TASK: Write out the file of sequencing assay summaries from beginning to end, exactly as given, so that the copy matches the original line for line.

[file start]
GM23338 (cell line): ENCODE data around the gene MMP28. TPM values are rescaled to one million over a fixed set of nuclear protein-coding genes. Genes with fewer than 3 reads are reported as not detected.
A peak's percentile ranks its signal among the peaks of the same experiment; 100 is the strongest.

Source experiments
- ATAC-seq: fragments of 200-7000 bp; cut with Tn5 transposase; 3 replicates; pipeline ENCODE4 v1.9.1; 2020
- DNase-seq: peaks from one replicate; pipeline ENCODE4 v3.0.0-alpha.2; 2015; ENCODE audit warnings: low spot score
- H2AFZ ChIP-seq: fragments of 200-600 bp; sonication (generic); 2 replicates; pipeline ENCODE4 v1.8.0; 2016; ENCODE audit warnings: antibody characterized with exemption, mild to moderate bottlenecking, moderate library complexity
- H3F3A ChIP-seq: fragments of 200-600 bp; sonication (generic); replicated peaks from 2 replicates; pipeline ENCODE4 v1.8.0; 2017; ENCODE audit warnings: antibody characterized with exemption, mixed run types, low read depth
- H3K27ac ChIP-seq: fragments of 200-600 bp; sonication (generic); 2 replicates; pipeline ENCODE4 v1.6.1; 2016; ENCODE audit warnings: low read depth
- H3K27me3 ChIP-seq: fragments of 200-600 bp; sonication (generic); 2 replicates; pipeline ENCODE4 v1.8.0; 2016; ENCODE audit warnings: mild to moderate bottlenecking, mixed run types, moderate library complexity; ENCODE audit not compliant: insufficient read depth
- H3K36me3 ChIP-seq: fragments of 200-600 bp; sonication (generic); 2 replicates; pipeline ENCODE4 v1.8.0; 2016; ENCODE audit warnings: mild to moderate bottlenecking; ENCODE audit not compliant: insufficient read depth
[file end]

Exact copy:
GM23338 (cell line): ENCODE data around the gene MMP28. TPM values are rescaled to one million over a fixed set of nuclear protein-coding genes. Genes with fewer than 3 reads are reported as not detected.
A peak's percentile ranks its signal among the peaks of the same experiment; 100 is the strongest.

Source experiments
- ATAC-seq: fragments of 200-7000 bp; cut with Tn5 transposase; 3 replicates; pipeline ENCODE4 v1.9.1; 2020
- DNase-seq: peaks from one replicate; pipeline ENCODE4 v3.0.0-alpha.2; 2015; ENCODE audit warnings: low spot score
- H2AFZ ChIP-seq: fragments of 200-600 bp; sonication (generic); 2 replicates; pipeline ENCODE4 v1.8.0; 2016; ENCODE audit warnings: antibody characterized with exemption, mild to moderate bottlenecking, moderate library complexity
- H3F3A ChIP-seq: fragments of 200-600 bp; sonication (generic); replicated peaks from 2 replicates; pipeline ENCODE4 v1.8.0; 2017; ENCODE audit warnings: antibody characterized with exemption, mixed run types, low read depth
- H3K27ac ChIP-seq: fragments of 200-600 bp; sonication (generic); 2 replicates; pipeline ENCODE4 v1.6.1; 2016; ENCODE audit warnings: low read depth
- H3K27me3 ChIP-seq: fragments of 200-600 bp; sonication (generic); 2 replicates; pipeline ENCODE4 v1.8.0; 2016; ENCODE audit warnings: mild to moderate bottlenecking, mixed run types, moderate library complexity; ENCODE audit not compliant: insufficient read depth
- H3K36me3 ChIP-seq: fragments of 200-600 bp; sonication (generic); 2 replicates; pipeline ENCODE4 v1.8.0; 2016; ENCODE audit warnings: mild to moderate bottlenecking; ENCODE audit not compliant: insufficient read depth